Instead, set the individual up for success. Here's how.
Companies often expect the CMO to be a silver bullet for growth.
According to a Google study, the CMO is expected to be an innovation catalyst, capability builder, growth driver and customer champion within their organisation. In reality, their role is mostly limited to marketing communications and social media.
Fundamentally, when businesses can't tell and sell a differentiated story about themselves, it's a strategy problem. But it gets named and blamed as a marketing department problem.
In 2020, the average tenure for a CMO slipped to 25 months. Some companies have sidelined the role or gotten rid of it altogether, handing duties over to other C-suite execs or creating new roles like chief growth officer.
The truth is, even where the title has disappeared, the responsibilities haven’t. So how might we set the CMO up for success rather than failure?
1. Narrative drives Everything
Historically the purview of the marketing department has been to convey the story of the brand, business or product through paid advertising or PR.
With cycles of innovation getting shorter, consumers are quick to evolve their needs — and quicker to abandon a brand. Every year new companies enter the market providing appealing alternatives to the business models, customer experiences, and brand purposes of legacy companies.
The role of marketing therefore, isn't just about promotion. It's about creating value for the business.
The Founder or CEO needs to define a clear and compelling narrative that will shape the future of the company and organise around it - building it into the business model, new products and services, capabilities, org structures and communication.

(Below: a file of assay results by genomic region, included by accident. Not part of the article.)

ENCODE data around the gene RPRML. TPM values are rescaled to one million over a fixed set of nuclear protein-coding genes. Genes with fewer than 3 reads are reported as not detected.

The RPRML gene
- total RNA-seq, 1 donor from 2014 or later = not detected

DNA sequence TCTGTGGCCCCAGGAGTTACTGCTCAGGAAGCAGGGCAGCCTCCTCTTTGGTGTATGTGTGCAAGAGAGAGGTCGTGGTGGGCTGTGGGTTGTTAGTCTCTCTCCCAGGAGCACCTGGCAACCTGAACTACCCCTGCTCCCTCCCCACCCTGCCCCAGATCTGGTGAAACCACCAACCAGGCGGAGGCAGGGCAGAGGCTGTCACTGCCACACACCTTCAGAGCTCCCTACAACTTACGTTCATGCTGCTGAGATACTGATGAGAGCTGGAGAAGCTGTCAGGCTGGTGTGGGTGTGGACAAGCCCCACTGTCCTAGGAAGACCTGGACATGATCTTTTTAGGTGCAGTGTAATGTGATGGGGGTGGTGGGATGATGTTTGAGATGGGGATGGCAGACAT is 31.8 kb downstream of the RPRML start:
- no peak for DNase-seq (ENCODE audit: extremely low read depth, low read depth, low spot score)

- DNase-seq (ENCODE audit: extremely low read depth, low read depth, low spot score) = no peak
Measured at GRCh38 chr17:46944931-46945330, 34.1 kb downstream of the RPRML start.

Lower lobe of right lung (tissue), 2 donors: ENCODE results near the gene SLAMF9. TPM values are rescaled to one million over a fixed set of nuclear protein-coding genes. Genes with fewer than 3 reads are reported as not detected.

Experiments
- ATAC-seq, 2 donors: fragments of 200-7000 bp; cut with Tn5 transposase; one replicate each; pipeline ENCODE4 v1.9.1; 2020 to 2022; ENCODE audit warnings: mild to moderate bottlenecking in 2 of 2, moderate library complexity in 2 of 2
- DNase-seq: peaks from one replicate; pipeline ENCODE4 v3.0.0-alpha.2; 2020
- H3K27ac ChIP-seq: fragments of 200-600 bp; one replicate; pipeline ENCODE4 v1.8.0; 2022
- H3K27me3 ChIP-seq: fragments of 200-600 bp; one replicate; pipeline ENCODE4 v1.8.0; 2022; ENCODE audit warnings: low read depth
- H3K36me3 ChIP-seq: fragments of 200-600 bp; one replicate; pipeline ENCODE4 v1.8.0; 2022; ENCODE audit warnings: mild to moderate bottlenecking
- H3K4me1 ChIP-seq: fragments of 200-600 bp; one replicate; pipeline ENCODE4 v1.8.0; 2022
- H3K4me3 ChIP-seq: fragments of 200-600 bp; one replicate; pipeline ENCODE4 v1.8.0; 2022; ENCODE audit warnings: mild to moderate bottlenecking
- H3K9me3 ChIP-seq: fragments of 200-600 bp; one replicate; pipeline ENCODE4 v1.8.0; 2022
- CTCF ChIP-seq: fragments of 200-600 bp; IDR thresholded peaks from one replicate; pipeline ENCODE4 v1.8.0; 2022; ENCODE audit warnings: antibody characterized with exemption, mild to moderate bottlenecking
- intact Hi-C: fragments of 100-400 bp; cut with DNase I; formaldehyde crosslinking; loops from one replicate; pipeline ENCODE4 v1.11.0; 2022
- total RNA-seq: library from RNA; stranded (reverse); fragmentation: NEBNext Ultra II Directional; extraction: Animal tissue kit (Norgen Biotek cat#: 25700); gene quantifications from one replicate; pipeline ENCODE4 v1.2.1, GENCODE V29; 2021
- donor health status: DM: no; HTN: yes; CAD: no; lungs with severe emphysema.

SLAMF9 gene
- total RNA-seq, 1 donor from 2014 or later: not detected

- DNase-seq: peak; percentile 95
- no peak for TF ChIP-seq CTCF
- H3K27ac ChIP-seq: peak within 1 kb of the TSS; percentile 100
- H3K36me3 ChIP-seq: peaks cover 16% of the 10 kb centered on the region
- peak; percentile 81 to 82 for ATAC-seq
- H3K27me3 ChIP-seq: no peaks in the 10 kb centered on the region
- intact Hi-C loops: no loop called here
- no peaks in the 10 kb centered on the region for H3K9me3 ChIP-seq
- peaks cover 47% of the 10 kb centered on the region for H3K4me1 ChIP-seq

This narrative becomes the guiding light for the entire organisation, not just for a marketing programme.
2. Marketing isn't "Advertising"
Most marketers think advertising is the making or breaking of their brand.
But when you take a 180 degree view of your customer, you quickly realise not only the broader scope of customer experience, but that other touchpoints massively overshadow it on every level.
Service. Price. Product performance. Packaging. Availability. Partnerships, collaborations and sponsorships. Owned platforms. Personal branding and influence of the founder. Work culture and employer branding. Word of mouth. E-commerce/ retail media. Visual presentation in store. Salesperson input. Installation and initial use. Returns and refunds. Support and maintenance. End of life and disposal. Every action and interaction, every channel and touchpoint is a chance to make an impact.
And all of these things - are in a sweet spot for marketing to support. They have a major impact on the key customer metrics – acquisition, retention, cross and upselling, and profitability and add up to faster growth.
3. Eliminate the need for Marketing to be "briefed"
The average marketing department operates in a constant ebb and flow of briefs, presentations and approvals. It looks something like this:
Instead, when marketing sits in on sales, innovation and product development meetings you get a way of working that's completely different.
Here is an example of how Oatly, the oat milk company, built its own in-house creative team and turbocharged growth.
Not only do decisions happen faster. It builds trust in the company. The focus is on creating ideas and executing on them. Not approvals. Or discussing what the CEO might think.
In taking a 'systems approach' to marketing, growth becomes an outcome of collaboration within the company and not simply a result of a "creative campaign".
Our strategy accelerator can help your new CMO get off to a faster, more productive start. It's less about changing what marketing does and more about transforming how it's done.
To learn more, get in touch.